We were all intrigued by the hooks’ essay. After a little more research, we realized the significance of this work in the history of postmodernism and is an attempt to encourage the reader to view the many issues associated with the postmodern movement in terms of otherness and diversity by understanding how they can be positioned as a reaction to malfunction of modernism. The central conceit is that most definitions of postmodernism are far too nebulous and lacking in context. hooks’ solution is to ground the philosophical issues of postmodernism within the political framework of race and gender.
The first thing we all noticed was the intentional de-capitalization of the author’s name. This caused some initial debate among our group discussion. But the general consensus we arrived at was that hooks refuses to capitalize her name because it signifies that what is most important in her works is the “substance of books, not who I am.” We didn’t have an issue with this mission and in fact found it very altruistic. But something else seemed awry…This concept sounds like support for the “dead author” idea. If bell hooks thinks it’s unimportant who writes a book, then why is she so determined that black authors are quoted in discourse on postmodernism? If what matters are ideas, and all postmodern ideas are a convoluted mess of pretentiousness, why is it so important to have black authors quoted? Our group is inclined to believe that through her own name doesn’t it convey a sense of the dead author? Yet doesn’t she communicate that the writer doesn’t matter? In her essay, she defends the black female author’s right to be included in postmodern discourse, but then erases her own importance as a black female author.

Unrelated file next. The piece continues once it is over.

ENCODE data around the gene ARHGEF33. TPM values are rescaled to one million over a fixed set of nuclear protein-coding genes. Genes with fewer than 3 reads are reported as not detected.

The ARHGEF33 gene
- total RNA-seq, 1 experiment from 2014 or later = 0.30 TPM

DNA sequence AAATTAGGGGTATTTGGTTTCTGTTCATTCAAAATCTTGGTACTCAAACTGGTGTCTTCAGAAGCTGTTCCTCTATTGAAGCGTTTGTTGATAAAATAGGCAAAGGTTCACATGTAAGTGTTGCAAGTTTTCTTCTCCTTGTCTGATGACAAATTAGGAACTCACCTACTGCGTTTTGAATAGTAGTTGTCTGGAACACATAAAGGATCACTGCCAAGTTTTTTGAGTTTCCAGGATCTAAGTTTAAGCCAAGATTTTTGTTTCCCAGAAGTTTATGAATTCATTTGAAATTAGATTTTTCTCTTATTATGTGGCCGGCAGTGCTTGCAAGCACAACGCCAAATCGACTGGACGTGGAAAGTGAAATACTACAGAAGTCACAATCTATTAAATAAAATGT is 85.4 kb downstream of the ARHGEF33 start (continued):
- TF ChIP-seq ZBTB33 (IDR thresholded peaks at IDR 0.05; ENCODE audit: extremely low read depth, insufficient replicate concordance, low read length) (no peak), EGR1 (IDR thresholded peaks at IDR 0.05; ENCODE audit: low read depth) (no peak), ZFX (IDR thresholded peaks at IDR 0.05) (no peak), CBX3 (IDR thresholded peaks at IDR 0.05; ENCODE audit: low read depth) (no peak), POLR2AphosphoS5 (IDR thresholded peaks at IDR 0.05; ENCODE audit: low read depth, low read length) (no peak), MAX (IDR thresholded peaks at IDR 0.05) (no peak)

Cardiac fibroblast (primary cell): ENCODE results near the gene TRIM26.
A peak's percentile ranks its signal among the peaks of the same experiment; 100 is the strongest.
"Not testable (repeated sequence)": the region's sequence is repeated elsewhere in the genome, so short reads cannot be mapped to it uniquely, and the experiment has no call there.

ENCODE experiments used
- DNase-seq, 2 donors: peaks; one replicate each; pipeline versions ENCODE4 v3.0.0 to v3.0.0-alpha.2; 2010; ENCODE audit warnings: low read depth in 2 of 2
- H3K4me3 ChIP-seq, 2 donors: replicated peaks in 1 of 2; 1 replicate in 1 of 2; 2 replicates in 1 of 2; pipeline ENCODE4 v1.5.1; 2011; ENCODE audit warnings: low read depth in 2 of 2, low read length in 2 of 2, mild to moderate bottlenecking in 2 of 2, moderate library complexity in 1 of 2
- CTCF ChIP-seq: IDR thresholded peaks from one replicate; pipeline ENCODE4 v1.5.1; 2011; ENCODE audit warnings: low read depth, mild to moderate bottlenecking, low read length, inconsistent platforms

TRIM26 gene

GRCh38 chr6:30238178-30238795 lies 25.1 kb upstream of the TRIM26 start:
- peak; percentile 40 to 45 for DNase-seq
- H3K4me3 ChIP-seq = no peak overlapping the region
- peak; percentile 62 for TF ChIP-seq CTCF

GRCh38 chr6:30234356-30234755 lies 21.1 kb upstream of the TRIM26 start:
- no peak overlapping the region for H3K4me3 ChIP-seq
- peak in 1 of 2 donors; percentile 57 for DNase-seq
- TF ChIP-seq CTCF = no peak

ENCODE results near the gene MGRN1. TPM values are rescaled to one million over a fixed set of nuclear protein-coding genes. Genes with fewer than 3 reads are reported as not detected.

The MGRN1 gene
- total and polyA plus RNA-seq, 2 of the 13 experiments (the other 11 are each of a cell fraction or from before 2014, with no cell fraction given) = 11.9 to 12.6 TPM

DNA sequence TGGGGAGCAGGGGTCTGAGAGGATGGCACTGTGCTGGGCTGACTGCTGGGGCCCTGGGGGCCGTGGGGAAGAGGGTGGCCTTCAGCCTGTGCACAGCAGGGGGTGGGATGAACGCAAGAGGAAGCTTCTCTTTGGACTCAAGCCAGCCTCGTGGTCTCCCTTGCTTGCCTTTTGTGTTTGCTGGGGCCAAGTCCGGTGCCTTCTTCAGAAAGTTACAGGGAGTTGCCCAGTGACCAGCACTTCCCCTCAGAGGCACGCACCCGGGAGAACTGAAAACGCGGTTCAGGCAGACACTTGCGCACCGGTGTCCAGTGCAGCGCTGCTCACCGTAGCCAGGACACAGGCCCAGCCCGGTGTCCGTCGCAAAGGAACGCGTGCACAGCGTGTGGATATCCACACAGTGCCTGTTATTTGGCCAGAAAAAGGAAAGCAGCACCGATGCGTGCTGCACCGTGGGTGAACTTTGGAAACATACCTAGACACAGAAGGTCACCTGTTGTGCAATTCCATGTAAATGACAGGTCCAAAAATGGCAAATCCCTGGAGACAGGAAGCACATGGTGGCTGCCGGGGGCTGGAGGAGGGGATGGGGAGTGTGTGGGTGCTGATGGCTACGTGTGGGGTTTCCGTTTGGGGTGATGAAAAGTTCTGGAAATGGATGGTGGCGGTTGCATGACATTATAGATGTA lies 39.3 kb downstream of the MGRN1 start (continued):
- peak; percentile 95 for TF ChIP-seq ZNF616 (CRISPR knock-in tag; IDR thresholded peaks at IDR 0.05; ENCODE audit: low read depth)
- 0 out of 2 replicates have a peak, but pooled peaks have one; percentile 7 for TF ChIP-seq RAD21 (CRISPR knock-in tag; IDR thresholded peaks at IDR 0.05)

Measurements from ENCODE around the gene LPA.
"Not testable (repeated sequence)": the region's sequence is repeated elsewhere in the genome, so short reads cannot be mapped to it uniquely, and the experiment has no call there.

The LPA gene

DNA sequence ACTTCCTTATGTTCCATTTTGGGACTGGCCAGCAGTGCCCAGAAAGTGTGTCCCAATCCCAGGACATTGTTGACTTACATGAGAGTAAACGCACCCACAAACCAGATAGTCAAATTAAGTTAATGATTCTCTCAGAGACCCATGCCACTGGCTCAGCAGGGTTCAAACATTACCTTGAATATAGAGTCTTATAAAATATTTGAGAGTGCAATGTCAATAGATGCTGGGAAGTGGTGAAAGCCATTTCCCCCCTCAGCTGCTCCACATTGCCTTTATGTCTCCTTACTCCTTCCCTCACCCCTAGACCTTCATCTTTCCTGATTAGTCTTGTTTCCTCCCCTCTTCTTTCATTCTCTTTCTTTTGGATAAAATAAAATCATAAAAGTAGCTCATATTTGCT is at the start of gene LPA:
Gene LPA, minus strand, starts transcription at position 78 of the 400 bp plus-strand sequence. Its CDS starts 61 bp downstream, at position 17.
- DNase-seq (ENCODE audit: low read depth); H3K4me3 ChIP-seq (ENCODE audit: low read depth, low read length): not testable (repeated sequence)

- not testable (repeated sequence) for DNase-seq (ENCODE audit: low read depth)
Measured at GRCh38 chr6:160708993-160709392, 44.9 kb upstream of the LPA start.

Are we wrong here? We were certainly open to being told otherwise.
But in summary of our discussion:
The lack of specificity is attended to by bell hooks through observation of how the postmodern spotlight on Otherness and differentiation that are so very often the primary focus of postmodernism typically tend to offer little in the way of genuine social impact or quantified analysis, or even just a concrete perspective that actually serves to underline the nature and track of postmodernist theory. The thrust of hook’s careful analysis brings up one of the common complaints about postmodernism, which is that it has been constructed in such a way that many people perceive it as little more than cafeteria philosophy where writers have the opportunity to pick and choose their own personal conceptions of otherness and difference for no better reason than that they can claim what they have written is postmodern.